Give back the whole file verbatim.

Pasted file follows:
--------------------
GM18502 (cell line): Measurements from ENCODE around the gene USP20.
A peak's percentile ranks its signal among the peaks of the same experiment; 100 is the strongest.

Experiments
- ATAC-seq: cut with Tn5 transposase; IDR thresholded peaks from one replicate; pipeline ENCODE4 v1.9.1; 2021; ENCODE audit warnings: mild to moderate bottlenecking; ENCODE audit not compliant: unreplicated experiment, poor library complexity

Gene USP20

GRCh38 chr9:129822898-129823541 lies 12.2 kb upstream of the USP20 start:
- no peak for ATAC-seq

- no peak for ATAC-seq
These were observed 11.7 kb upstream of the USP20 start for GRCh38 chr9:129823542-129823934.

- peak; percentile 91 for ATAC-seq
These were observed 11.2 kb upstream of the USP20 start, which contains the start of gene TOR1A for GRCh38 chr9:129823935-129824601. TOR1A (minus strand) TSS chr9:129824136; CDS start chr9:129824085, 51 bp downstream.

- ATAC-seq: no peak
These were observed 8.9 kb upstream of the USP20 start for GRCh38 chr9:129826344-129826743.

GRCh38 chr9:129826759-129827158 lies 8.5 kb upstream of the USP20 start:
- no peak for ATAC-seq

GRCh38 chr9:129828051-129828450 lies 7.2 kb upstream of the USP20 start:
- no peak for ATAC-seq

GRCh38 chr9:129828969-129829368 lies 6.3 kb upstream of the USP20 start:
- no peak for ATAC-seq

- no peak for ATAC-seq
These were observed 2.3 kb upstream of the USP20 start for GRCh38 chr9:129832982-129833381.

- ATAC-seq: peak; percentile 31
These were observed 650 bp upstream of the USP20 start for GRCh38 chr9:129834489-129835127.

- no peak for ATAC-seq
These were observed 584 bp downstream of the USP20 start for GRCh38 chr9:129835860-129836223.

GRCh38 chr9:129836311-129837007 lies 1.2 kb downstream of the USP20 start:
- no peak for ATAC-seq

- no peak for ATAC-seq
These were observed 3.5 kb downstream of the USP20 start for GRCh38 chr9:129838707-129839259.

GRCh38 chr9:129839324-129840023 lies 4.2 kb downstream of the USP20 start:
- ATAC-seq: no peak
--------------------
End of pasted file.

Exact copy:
GM18502 (cell line): Measurements from ENCODE around the gene USP20.
A peak's percentile ranks its signal among the peaks of the same experiment; 100 is the strongest.

Experiments
- ATAC-seq: cut with Tn5 transposase; IDR thresholded peaks from one replicate; pipeline ENCODE4 v1.9.1; 2021; ENCODE audit warnings: mild to moderate bottlenecking; ENCODE audit not compliant: unreplicated experiment, poor library complexity

Gene USP20

GRCh38 chr9:129822898-129823541 lies 12.2 kb upstream of the USP20 start:
- no peak for ATAC-seq

- no peak for ATAC-seq
These were observed 11.7 kb upstream of the USP20 start for GRCh38 chr9:129823542-129823934.

- peak; percentile 91 for ATAC-seq
These were observed 11.2 kb upstream of the USP20 start, which contains the start of gene TOR1A for GRCh38 chr9:129823935-129824601. TOR1A (minus strand) TSS chr9:129824136; CDS start chr9:129824085, 51 bp downstream.

- ATAC-seq: no peak
These were observed 8.9 kb upstream of the USP20 start for GRCh38 chr9:129826344-129826743.

GRCh38 chr9:129826759-129827158 lies 8.5 kb upstream of the USP20 start:
- no peak for ATAC-seq

GRCh38 chr9:129828051-129828450 lies 7.2 kb upstream of the USP20 start:
- no peak for ATAC-seq

GRCh38 chr9:129828969-129829368 lies 6.3 kb upstream of the USP20 start:
- no peak for ATAC-seq

- no peak for ATAC-seq
These were observed 2.3 kb upstream of the USP20 start for GRCh38 chr9:129832982-129833381.

- ATAC-seq: peak; percentile 31
These were observed 650 bp upstream of the USP20 start for GRCh38 chr9:129834489-129835127.

- no peak for ATAC-seq
These were observed 584 bp downstream of the USP20 start for GRCh38 chr9:129835860-129836223.

GRCh38 chr9:129836311-129837007 lies 1.2 kb downstream of the USP20 start:
- no peak for ATAC-seq

- no peak for ATAC-seq
These were observed 3.5 kb downstream of the USP20 start for GRCh38 chr9:129838707-129839259.

GRCh38 chr9:129839324-129840023 lies 4.2 kb downstream of the USP20 start:
- ATAC-seq: no peak